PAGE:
Prior to Travel:
- Make sure you are up-to-date on all of your necessary vaccinations, especially when traveling overseas.
Some destinations may require certain vaccinations before departing, in some cases – up to six weeks before you leave.
- Inform your healthcare provider of your plans and excursions and discuss any specific travel precautions you should take.
- If you are on daily medications, ask your healthcare provider about whether you should switch to the local time zone or stick to your usual home time zone, as well as if there are any cultural foods that may interact with your medications.
- If you or someone you are traveling with is physically disabled, be sure to arrange the necessary accommodations prior to departure. Airports offer wheelchairs and other wheeled devices to assist in your travels, but it is best to plan ahead and know exactly how to be granted these special requests to avoid any confusion or delays. It is also good to speak directly with someone from your hotel to address your needs and make sure all of your reservations offer handicap accessible features.
- Keep a written list of all medications, dosages, and medication times from your healthcare provider or pharmacist. This will help with any issues passing through customs or if you lose your medications and need to get replacements. Make two copies; carry one with you and keep one in your suitcase.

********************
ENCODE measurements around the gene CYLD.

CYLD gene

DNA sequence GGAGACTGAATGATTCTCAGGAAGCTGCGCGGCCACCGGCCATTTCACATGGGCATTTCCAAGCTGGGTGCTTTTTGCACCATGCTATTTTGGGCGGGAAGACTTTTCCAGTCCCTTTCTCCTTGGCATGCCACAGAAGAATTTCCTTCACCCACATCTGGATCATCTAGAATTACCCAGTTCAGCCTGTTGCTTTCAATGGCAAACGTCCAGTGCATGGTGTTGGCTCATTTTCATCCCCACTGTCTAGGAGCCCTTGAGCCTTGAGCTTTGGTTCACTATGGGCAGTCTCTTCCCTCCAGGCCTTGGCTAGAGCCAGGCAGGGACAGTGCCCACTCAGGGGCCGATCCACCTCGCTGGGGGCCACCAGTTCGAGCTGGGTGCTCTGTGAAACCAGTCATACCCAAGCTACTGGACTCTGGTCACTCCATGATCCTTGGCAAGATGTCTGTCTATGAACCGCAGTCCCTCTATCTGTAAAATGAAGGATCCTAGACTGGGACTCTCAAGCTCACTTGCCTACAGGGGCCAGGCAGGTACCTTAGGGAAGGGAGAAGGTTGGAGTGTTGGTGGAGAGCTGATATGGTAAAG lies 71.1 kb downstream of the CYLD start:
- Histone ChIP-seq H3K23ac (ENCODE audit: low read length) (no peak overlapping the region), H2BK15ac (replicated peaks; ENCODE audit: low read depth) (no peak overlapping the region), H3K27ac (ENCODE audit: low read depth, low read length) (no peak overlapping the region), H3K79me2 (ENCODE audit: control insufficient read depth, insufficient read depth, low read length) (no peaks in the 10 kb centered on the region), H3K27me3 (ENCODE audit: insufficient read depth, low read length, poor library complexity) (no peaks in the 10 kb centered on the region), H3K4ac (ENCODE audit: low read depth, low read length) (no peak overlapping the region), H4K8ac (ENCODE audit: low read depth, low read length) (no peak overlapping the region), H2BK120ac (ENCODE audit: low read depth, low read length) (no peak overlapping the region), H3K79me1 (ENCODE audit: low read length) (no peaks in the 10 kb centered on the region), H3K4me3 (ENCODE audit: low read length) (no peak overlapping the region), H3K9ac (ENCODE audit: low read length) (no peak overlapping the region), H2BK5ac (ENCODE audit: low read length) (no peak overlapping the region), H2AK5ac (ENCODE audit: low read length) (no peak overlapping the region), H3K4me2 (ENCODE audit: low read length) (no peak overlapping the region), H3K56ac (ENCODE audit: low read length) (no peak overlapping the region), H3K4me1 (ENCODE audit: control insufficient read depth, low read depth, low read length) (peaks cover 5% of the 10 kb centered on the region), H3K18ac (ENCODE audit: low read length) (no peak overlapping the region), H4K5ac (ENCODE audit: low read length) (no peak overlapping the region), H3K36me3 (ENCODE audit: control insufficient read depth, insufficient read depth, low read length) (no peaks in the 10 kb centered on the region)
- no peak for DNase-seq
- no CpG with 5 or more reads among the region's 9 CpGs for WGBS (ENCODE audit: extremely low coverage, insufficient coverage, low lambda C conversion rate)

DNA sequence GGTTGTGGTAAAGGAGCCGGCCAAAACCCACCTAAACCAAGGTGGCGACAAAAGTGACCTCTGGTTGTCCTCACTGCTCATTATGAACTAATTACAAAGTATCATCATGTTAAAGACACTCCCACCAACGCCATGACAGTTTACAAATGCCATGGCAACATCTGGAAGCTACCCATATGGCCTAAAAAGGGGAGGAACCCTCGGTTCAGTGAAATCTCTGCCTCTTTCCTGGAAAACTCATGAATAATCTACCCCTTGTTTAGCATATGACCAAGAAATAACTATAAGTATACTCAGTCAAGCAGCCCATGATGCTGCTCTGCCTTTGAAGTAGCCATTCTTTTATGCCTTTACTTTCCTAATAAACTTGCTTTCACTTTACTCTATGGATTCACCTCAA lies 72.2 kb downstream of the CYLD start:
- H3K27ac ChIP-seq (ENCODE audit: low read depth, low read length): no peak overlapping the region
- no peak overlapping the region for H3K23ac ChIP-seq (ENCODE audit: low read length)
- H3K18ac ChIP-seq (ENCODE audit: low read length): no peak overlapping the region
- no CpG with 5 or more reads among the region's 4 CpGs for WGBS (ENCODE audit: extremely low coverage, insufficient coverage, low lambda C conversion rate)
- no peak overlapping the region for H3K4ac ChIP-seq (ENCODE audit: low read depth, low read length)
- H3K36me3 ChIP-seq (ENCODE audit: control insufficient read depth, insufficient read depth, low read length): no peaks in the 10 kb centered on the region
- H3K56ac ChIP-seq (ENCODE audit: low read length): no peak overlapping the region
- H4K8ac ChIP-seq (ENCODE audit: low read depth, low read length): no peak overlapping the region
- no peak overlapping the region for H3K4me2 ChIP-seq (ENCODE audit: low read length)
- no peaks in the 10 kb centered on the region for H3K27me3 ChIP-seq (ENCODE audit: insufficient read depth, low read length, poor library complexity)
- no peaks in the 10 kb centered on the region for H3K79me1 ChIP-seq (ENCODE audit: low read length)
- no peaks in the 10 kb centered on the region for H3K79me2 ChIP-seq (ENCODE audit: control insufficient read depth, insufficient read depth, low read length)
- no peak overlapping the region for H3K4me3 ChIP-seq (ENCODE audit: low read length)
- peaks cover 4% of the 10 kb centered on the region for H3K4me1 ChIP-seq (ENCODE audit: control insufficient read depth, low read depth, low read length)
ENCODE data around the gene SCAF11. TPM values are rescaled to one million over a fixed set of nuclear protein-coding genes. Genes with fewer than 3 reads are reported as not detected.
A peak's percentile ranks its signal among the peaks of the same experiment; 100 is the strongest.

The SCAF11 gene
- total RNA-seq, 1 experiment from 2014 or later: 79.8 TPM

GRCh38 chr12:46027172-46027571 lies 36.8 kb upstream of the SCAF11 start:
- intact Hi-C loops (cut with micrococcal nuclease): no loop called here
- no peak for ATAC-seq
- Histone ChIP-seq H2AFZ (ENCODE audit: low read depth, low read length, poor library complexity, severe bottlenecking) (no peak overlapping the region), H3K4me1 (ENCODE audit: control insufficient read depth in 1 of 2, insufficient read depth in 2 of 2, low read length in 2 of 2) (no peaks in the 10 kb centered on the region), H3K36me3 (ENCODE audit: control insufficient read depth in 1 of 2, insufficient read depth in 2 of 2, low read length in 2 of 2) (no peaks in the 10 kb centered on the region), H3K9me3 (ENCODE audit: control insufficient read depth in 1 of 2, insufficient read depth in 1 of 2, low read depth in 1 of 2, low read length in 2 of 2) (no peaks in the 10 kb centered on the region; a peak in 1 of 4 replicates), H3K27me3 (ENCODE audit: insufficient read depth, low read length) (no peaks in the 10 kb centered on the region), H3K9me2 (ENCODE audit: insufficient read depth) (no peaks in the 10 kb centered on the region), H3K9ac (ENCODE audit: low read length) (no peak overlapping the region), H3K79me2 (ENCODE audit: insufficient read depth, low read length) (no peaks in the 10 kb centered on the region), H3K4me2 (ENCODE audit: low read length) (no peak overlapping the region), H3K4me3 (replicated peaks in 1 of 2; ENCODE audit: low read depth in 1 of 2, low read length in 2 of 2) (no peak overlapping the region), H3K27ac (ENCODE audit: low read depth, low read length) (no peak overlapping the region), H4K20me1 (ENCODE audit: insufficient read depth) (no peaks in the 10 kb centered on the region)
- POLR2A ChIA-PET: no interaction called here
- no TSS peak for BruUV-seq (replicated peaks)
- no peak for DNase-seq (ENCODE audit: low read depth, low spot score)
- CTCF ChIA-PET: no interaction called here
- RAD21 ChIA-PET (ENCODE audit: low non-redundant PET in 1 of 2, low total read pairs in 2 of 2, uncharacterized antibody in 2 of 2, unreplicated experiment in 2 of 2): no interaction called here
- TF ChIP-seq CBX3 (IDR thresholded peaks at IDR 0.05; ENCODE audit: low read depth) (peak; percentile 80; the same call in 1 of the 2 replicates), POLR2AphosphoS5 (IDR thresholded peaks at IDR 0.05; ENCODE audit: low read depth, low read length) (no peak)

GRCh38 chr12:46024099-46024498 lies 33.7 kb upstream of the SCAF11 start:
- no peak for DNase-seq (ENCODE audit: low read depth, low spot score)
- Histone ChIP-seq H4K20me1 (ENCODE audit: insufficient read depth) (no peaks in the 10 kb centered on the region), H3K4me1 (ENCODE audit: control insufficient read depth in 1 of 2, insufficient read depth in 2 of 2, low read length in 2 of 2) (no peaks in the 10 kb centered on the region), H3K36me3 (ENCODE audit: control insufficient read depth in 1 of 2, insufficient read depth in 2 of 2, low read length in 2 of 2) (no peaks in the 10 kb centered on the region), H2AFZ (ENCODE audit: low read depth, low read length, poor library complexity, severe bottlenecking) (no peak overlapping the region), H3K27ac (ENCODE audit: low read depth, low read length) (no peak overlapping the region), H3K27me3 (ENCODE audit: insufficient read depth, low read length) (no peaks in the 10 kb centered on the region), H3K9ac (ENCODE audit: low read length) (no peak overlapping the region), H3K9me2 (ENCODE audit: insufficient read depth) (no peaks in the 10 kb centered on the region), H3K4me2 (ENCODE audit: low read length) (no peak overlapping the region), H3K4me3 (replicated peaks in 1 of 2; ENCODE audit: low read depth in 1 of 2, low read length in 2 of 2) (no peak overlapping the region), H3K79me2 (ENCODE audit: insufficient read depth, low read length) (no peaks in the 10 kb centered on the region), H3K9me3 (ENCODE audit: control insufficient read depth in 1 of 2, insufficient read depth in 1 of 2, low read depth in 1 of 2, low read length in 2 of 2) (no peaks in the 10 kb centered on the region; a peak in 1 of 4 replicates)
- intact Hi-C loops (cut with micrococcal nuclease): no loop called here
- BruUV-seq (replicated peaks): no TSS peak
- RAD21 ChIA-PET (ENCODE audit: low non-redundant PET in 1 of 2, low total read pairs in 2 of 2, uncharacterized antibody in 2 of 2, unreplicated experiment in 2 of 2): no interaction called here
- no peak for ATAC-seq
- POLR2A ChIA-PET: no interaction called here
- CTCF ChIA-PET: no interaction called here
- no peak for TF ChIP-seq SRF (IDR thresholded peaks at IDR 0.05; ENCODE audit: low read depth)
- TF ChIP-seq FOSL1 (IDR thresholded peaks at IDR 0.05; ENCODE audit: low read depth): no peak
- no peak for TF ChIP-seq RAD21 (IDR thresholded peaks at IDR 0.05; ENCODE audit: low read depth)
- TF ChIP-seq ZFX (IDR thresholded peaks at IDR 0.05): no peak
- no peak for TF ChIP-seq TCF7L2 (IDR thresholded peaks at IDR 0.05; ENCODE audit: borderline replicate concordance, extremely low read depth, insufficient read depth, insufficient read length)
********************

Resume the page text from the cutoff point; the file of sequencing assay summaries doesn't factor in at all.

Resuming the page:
- To protect yourself from deep-vein thrombosis, or blood clots, try to avoid sitting or long periods of time as much as possible. Some research finds wearing special “compression stockings” can help prevent this damage, but consult with your healthcare provider if you are scheduled for a long flight, train or car ride.
- Stay hydrated. Older adults are particularly prone to dehydration. If you are flying, the air inside of planes can be very dry. Bring a large bottle of water or ask for some every time a flight attendant offers a drink. Once you arrive at your destination, it is important to make a conscious effort to drink plenty of water on a regular basis. It is easy to fall short when you are out of your home routine, but this will keep you feeling hydrated and energized and minimize your chances of falling ill while traveling.
- Protect yourself from the sun. Older adults are more susceptible to sunburn, so try to stay in the shade as much as possible during peak hours and wear a broad-spectrum sunscreen at all times. It is also important to check all of your medications for sun-related warnings, as some may further increase sensitivity to UVA and UVB rays.
Tips courtesy of healthinaging.org and nyp.org.
Photo courtesy of traveltips.usa.com.